Editor’s Note: This is the third and final post in a series on Dr. Oren Beske of ATUM and his climb up Mt. Kilimanjaro in support of the Fred Hutchinson Cancer Research Center. In an effort to avoid spoiling his inspiring last installment, we’ll just invite you to catch up on Oren’s first and second posts and then jump right in below.
Our thanks and congratulations to Oren and to all of you for supporting this terrific initiative! John Kenney Co-Founder and CEO, Antibody Solutions
Post-Climb Post - Part 3
On July 15, I was honored to be among a group of 27 members of our Climb to Fight Cancer campaign who successfully reached the Uhuru Peak of Mt Kilimanjaro at 5,895 meters (19,341 ft.), giving us a 100% summit success rate! (Just FYI, not everyone arrived at the summit at precisely the same time, so not everyone appears in the group photo below.)
Not only did we all summit, but we reached well beyond our goal of raising $1 million for cancer research at the Fred Hutch, collecting more than $1.5 million in contributions! This is a testament to Luke Timmerman’s vision and leadership as well as a very powerful community that gave selflessly to such a worthwhile cause.
We hiked/climbed approximately 39 miles over seven days, while gaining 489 meters (16,044 ft.) vertically. Despite this being a “5-Star Kili” expedition--which included exceptional support from a team of Tanzanian locals (who graciously set up our tents for us and provided three hot meals every day)--it certainly was both a physical and mental challenge for the whole team.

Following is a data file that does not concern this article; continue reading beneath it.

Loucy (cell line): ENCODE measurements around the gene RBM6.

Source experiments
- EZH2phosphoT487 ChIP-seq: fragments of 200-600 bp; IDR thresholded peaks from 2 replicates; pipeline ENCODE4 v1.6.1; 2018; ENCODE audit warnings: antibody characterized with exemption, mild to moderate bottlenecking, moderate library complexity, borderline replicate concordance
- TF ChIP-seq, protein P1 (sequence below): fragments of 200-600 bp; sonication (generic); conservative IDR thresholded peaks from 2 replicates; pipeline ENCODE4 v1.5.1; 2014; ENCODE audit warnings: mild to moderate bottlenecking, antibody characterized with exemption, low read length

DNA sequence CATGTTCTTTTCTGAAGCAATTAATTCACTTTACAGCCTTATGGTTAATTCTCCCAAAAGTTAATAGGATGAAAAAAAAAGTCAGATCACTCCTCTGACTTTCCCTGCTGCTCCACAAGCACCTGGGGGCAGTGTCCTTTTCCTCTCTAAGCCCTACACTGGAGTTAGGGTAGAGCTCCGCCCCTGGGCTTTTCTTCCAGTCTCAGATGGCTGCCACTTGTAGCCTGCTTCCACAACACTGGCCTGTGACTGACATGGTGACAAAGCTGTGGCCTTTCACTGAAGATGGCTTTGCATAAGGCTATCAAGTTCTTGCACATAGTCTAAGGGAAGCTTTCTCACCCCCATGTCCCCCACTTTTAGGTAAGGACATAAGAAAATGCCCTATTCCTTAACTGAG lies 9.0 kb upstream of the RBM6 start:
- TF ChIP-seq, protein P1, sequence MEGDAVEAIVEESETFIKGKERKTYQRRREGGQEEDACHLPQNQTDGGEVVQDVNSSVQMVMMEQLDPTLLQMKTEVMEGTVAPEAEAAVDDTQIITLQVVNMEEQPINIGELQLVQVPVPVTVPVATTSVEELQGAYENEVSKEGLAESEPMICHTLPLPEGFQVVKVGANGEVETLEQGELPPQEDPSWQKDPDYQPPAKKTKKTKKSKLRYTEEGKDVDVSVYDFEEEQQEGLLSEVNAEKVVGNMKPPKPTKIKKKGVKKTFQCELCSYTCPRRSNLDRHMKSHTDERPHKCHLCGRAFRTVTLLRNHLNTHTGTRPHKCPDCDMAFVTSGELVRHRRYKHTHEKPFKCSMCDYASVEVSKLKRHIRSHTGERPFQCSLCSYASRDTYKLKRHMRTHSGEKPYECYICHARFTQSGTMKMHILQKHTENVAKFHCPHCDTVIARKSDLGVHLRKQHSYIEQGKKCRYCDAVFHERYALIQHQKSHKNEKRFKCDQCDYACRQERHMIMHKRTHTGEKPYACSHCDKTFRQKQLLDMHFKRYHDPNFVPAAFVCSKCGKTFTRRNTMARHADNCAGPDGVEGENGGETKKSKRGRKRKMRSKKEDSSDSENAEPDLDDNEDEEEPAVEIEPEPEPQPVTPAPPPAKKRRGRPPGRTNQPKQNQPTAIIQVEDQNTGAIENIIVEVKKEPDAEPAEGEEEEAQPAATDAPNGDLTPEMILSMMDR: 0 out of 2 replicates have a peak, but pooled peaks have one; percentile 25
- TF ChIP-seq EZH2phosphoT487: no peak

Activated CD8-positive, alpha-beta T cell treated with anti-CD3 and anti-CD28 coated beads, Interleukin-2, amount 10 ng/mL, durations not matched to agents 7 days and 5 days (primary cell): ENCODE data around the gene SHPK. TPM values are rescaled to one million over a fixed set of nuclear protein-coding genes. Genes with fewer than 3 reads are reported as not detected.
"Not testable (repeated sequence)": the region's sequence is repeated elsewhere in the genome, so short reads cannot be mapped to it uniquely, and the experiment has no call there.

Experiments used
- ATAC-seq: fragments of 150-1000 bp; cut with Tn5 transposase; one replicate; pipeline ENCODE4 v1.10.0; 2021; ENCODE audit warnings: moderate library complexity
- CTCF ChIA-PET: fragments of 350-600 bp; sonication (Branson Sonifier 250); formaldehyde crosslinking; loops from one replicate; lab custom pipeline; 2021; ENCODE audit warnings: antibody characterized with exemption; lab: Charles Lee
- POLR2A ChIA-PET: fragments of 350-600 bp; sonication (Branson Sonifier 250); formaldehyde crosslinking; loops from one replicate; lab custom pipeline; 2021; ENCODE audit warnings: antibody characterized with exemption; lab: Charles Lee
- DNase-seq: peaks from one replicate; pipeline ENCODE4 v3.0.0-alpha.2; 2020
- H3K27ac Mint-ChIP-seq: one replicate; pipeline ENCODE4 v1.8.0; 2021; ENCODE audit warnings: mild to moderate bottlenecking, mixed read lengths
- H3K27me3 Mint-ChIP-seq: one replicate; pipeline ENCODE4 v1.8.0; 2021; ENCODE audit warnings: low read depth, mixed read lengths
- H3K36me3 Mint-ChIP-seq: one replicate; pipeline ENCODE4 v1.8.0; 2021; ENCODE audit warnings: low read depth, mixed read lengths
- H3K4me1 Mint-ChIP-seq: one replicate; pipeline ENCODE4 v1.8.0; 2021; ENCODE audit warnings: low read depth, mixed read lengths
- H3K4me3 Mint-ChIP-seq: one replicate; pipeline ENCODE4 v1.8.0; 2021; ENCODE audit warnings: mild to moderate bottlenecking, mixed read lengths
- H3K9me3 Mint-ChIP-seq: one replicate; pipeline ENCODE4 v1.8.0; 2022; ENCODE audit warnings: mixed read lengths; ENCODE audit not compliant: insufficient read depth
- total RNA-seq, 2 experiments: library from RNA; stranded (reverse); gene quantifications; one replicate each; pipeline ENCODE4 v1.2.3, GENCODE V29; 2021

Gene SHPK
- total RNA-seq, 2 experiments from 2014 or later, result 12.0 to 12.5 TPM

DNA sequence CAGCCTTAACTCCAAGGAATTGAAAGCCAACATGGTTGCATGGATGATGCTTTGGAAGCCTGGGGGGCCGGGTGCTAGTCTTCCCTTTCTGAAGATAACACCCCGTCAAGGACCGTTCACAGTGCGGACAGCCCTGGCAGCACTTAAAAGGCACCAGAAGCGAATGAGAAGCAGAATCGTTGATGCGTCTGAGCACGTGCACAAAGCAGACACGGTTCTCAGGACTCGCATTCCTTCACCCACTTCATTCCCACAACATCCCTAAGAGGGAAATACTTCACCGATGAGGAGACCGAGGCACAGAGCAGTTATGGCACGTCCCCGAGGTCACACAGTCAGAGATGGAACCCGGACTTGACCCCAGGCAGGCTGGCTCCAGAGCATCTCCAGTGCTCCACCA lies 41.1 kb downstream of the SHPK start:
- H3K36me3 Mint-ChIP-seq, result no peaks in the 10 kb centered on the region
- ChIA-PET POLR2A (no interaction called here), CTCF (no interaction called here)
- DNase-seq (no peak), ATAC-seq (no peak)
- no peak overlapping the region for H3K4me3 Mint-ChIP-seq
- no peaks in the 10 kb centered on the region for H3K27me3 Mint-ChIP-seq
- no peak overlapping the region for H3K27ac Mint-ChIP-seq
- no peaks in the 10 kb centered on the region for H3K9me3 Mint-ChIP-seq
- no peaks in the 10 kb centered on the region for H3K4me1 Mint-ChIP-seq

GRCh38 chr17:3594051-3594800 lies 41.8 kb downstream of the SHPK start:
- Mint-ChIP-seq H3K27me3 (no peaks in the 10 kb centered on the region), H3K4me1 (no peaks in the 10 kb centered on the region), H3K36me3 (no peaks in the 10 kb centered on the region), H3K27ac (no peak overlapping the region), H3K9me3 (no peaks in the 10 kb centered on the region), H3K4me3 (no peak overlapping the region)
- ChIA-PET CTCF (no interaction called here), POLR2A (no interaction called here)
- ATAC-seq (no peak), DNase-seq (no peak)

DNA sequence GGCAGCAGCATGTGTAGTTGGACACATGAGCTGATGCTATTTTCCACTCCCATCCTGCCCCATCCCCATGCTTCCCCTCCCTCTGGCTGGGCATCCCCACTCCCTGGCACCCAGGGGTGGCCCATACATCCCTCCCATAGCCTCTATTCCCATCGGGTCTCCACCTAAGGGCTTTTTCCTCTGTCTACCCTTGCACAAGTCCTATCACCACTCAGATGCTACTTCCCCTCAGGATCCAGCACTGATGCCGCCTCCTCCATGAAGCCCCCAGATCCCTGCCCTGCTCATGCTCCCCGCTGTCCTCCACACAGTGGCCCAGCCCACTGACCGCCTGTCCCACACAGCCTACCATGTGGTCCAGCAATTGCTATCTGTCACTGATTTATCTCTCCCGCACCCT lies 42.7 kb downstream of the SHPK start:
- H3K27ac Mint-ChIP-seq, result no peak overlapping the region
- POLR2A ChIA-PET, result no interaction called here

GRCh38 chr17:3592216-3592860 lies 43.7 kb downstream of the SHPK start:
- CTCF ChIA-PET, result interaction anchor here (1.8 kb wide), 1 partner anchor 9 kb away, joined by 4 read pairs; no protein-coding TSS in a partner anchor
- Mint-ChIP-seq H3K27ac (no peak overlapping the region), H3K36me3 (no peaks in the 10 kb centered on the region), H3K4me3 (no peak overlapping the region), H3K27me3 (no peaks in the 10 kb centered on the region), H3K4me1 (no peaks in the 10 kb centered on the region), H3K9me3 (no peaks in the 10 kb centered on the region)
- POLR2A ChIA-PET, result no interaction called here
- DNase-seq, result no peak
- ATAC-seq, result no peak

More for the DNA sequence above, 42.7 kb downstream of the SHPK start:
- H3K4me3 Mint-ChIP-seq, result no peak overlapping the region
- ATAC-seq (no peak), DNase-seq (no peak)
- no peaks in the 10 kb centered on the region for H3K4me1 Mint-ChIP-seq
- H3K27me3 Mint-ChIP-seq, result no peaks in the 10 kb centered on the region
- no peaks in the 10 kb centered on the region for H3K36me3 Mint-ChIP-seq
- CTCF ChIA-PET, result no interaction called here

It started with a unique blend of excitement and nervousness as 27 biotech executives set out to spend a week together on the mountain. (Wait a minute, I thought, an entire week in a tent without showering? With folks we normally see only in professional business surrounds?!)
And, as the elevation got higher and higher, our bodies . . . well, they just don’t work the same with less oxygen. Whether it was headaches, nausea, loss of appetite, dizziness, sleeplessness, digestive complexities or general fatigue, our bodies eventually responded to the elevation, adapted and acclimatized. Thankfully, no one experienced any severe symptoms ,even when standing at more than 19,000 ft. breathing roughly half of the oxygen available at sea level!
Needless to say, the trek also resulted in amazing views and scenery, including misty forests, dusty desert large rock walls and spectacular sunrises above the clouds.
And it finished with a sunrise on the summit!
Clearly, it was a trip of a lifetime! So I encourage you to join me in looking for more Climb to Fight Cancer opportunities in the future.
Author of more than 40 publications, John’s current research interests include new technologies for improving therapeutic antibody discovery, properties of next-generation antibody-like molecules, and best practices for critical reagents used in biologics development.